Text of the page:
Most books about improving your writing are not the most exciting to read. I normally make a cup of tea before bed and then read a chapter. Consider This was the exception. It was one of the first books I read on the subject that was not only entertaining to read but seemed to have all the gems I was hunting for in one book. Before, I felt like I had to read a lot of fluff in other books to find only a few good bits. It felt like a lot of digging.
I started Chuck’s book and did the recommended reading and exercises. As I did so, I noticed I was regaining my motivation and ideas were beginning to brew again. I thought of ways to translate this information into game design and was finally pulling myself out of the adventure writing rut.
Soon I was getting the wheels turning again on all my projects and starting new ones. All it took was reading the right book and hearing the right advice. I broke through a major barrier that had been preventing me from working on adventures. I still have a lot to learn as a creator, but I found the muse I needed to continue writing and improve my craft as a game designer.
You can find my DND Supplements here.
Elise Cretel is an Ennie nominated writer for the DM’s Guild and DriveThruRPG. She is the project lead of the #ThroughTheVeil Feywild series (D&D5e) and a contributing author of bestsellers such as Uncaged, Blackstaff’s Tome of Wizardry, and The Great Dale Campaign Guide. She is also published on HitRecord and a contributor to the Emmy winning Create Together series.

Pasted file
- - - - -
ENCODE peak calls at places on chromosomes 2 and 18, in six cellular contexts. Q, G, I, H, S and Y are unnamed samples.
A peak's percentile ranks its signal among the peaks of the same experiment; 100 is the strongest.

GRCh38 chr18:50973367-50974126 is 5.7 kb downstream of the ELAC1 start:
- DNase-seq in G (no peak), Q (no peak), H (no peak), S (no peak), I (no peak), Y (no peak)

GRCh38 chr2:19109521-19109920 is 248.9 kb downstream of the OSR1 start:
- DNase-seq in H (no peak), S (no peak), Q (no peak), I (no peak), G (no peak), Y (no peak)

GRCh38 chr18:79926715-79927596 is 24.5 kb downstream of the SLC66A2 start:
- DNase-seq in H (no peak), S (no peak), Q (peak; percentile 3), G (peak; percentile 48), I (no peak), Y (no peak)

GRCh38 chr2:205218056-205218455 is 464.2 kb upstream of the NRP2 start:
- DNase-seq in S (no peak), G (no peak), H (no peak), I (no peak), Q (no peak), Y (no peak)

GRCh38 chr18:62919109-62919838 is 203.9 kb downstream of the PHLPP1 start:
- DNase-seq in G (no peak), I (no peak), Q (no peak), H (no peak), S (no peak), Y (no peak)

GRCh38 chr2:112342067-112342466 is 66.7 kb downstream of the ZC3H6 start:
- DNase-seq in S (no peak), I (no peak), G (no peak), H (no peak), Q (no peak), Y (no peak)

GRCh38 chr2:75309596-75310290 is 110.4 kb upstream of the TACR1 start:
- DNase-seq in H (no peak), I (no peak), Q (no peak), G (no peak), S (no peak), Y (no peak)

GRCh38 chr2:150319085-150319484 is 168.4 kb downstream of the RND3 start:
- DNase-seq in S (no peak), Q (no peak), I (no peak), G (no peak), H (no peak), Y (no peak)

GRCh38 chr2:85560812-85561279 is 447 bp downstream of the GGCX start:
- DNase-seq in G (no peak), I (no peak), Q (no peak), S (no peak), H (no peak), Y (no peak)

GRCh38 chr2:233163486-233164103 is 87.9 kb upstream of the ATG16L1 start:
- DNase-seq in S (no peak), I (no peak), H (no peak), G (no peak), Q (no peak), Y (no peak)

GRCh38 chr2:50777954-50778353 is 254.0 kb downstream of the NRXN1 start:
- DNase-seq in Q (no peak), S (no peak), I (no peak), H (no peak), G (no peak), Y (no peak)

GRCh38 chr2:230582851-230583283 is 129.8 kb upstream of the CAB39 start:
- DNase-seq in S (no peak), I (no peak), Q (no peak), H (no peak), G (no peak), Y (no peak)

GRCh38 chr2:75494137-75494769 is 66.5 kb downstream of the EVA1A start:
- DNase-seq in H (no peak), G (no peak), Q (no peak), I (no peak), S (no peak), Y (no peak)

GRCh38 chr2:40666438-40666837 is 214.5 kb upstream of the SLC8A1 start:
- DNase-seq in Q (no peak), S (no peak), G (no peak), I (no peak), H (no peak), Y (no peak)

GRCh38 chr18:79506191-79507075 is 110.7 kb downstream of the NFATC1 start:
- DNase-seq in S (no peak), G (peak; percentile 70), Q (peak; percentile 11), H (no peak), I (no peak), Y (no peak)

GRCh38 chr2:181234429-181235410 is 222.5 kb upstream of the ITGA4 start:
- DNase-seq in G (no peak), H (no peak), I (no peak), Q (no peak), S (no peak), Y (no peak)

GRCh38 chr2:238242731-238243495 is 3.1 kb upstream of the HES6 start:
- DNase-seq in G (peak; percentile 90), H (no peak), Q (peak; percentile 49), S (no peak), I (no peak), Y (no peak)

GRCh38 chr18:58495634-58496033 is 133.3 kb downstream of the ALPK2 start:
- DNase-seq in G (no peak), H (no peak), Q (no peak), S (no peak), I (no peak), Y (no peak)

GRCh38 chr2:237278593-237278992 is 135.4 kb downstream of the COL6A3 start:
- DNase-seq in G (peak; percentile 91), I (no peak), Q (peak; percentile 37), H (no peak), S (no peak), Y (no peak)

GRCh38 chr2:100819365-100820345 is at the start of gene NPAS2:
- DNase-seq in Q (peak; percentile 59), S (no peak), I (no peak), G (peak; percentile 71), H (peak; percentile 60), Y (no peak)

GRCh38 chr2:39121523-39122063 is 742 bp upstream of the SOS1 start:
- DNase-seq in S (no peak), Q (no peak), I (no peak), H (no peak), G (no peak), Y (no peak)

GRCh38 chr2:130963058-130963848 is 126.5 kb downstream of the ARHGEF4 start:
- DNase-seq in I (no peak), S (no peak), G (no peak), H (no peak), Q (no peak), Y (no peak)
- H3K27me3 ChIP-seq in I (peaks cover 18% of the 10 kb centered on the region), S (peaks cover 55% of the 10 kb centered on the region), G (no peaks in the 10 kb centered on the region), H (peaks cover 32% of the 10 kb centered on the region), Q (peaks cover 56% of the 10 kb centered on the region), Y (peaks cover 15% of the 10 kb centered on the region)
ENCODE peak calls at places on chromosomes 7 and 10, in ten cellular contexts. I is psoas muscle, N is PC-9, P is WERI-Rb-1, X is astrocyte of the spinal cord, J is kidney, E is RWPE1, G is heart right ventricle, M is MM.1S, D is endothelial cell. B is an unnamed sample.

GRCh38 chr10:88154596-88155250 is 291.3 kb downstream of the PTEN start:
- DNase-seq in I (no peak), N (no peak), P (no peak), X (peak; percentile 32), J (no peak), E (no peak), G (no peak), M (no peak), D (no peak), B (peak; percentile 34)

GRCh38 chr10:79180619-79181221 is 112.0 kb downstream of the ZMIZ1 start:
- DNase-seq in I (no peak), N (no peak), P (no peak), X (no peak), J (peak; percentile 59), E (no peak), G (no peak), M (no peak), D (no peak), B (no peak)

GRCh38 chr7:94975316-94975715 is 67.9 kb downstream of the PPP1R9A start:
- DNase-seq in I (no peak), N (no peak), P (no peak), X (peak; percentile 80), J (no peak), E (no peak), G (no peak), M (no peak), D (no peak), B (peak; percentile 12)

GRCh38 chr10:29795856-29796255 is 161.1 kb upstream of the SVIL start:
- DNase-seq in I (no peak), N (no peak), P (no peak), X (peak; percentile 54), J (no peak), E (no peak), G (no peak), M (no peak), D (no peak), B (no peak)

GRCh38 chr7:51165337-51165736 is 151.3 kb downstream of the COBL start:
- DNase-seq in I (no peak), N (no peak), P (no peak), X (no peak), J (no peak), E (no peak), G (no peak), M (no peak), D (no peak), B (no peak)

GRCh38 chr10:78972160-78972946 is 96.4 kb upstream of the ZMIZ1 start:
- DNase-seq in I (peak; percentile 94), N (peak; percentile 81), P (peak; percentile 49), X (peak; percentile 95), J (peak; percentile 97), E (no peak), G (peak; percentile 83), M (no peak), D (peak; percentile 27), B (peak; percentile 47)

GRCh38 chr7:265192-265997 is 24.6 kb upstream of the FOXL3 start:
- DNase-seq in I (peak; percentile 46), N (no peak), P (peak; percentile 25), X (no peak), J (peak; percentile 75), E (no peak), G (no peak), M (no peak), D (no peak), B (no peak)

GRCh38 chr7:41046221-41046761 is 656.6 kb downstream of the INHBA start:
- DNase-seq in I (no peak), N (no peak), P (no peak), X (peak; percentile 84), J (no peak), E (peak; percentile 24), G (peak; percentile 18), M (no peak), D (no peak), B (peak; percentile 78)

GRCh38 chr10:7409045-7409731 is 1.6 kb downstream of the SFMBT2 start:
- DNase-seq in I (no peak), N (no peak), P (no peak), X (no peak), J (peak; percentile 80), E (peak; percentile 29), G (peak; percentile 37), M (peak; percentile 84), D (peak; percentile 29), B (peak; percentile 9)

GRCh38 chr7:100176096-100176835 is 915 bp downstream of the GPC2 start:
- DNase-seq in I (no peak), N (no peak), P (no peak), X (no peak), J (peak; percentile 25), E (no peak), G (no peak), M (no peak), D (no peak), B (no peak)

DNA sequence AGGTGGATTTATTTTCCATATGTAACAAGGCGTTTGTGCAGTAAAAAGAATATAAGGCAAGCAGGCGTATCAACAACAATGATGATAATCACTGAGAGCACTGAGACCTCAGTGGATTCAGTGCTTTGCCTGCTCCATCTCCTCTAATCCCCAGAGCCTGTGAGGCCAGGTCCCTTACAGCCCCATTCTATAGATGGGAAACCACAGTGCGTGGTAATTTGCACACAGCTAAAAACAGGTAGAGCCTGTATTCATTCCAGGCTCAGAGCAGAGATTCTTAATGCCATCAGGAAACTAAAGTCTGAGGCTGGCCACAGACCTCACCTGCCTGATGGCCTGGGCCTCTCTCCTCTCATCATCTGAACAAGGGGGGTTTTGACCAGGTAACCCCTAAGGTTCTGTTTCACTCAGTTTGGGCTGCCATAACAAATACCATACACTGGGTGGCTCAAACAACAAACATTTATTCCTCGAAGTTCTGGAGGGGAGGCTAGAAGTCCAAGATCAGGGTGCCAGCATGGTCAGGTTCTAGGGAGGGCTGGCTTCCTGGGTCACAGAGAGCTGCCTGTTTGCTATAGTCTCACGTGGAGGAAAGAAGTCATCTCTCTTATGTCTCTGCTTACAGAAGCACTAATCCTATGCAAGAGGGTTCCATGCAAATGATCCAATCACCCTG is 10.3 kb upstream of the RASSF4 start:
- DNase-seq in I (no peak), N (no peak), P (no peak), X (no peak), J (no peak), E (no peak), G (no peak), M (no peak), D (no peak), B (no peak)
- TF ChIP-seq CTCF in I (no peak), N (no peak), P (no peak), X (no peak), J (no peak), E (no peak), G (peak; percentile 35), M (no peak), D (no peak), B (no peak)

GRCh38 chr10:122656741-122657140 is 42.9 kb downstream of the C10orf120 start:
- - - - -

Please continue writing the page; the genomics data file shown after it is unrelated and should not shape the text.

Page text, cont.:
This post appears in the ‘Wild Woman Gamer’ monthly feature on Wild Women Press
What We Are Reading
Reality is Broken: Why Games Make Us Better and How They Can Change the World
Drawing on positive psychology, cognitive science, and sociology, Reality Is Broken uncovers how game designers have hit on core truths about what makes us happy and utilized these discoveriesto astonishing effect in virtual environments. Videogames consistently provide the exhilarating rewards, stimulating challenges, and epic victories that are so often lacking in the real world. But why, McGonigal asks, should we use the power of games for escapist entertainment alone? Her research suggests that gamers are expert problem solvers and collaborators because they regularly cooperate with other players to overcome daunting virtual challenges, and she helped pioneer a fast-growing genre of games that aims to turn gameplay to socially positive ends.
Published by Vintage (5 April 2012)
What We Are Playing
Baba Yaga (Baobab Studios)
Immerse yourself in the enchanting world of Baba Yaga, the newest virtual reality narrative from 6-time Emmy Award-winning interactive animation studio Baobab Studios. Sometimes a force for evil, sometimes a force for good, the enigmatic witch Baba Yaga uses her powers to protect the forest. When your mother, the village chief, falls deathly ill, it is up to you and your sister Magda to do the unthinkable—enter the forest, uncover its hidden mysteries and get the cure from Baba Yaga. With an award winning cast, Baba Yaga is family friendly experience about finding courage and facing your fears.
That’s all for this month but please, come by and visit the #WildWomanGamer project online.
#WildWomanGamer is curated by Victoria Bennett & published by Wild Women Press.